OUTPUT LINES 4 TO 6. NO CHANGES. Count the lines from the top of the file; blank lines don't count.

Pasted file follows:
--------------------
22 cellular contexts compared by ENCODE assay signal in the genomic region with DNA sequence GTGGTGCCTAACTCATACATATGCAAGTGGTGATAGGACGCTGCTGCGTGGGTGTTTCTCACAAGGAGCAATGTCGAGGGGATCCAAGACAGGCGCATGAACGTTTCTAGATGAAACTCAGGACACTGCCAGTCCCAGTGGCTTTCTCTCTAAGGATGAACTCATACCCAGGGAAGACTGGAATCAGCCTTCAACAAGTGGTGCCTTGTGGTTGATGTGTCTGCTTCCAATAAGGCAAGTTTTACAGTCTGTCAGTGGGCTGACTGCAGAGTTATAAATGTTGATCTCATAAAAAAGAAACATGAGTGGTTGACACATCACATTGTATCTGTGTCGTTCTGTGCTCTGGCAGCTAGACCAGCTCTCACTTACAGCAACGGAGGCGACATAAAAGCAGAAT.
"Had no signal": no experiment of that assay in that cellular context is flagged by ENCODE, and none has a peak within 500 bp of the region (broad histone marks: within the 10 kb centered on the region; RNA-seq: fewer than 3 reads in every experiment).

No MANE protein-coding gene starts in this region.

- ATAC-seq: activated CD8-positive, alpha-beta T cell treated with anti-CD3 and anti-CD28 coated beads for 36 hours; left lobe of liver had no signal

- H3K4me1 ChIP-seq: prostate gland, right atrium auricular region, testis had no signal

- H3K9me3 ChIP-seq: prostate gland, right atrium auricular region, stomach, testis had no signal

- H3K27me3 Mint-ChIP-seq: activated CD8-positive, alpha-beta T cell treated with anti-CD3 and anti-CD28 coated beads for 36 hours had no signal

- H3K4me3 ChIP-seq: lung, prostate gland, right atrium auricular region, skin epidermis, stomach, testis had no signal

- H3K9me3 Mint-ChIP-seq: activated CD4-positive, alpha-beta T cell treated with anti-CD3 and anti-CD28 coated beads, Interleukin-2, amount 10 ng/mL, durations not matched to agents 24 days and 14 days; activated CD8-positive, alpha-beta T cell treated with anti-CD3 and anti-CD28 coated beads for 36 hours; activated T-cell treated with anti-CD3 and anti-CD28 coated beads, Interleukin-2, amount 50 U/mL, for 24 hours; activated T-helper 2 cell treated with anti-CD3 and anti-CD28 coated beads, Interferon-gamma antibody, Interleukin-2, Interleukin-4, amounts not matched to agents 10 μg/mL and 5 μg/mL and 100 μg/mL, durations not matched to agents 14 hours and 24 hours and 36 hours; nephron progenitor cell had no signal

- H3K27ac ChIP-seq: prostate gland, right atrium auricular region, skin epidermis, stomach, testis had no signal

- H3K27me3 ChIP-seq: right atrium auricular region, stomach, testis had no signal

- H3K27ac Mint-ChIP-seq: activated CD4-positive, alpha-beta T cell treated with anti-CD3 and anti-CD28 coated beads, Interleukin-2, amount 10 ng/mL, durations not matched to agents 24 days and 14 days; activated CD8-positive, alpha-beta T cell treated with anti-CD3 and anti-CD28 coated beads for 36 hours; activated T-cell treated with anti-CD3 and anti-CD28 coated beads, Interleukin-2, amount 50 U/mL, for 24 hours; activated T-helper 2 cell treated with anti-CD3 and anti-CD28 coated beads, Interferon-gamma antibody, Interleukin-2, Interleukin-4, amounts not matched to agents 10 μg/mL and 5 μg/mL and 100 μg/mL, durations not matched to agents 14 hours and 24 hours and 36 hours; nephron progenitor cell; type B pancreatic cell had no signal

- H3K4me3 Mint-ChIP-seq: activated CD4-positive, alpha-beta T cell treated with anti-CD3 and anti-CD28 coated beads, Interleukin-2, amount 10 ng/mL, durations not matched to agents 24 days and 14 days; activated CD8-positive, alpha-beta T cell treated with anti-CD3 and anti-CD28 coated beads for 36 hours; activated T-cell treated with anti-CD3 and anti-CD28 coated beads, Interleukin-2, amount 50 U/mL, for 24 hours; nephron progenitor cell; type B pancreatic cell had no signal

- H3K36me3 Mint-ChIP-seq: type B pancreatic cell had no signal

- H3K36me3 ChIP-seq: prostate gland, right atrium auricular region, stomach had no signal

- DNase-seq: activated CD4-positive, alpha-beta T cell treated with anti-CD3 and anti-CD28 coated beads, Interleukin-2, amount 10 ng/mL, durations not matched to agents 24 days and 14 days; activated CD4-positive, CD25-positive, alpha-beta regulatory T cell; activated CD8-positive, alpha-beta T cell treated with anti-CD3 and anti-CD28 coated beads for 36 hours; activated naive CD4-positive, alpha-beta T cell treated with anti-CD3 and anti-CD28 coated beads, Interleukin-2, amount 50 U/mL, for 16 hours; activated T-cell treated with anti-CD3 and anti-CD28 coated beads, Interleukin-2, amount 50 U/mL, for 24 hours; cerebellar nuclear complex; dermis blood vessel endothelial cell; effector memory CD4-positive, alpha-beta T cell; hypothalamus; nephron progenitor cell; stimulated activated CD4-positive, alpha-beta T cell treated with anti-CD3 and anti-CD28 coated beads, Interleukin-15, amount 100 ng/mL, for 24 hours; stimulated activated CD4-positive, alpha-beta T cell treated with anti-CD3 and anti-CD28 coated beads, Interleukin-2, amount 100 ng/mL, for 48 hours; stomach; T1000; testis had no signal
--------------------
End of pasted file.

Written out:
- ATAC-seq: activated CD8-positive, alpha-beta T cell treated with anti-CD3 and anti-CD28 coated beads for 36 hours; left lobe of liver had no signal

- H3K4me1 ChIP-seq: prostate gland, right atrium auricular region, testis had no signal

- H3K9me3 ChIP-seq: prostate gland, right atrium auricular region, stomach, testis had no signal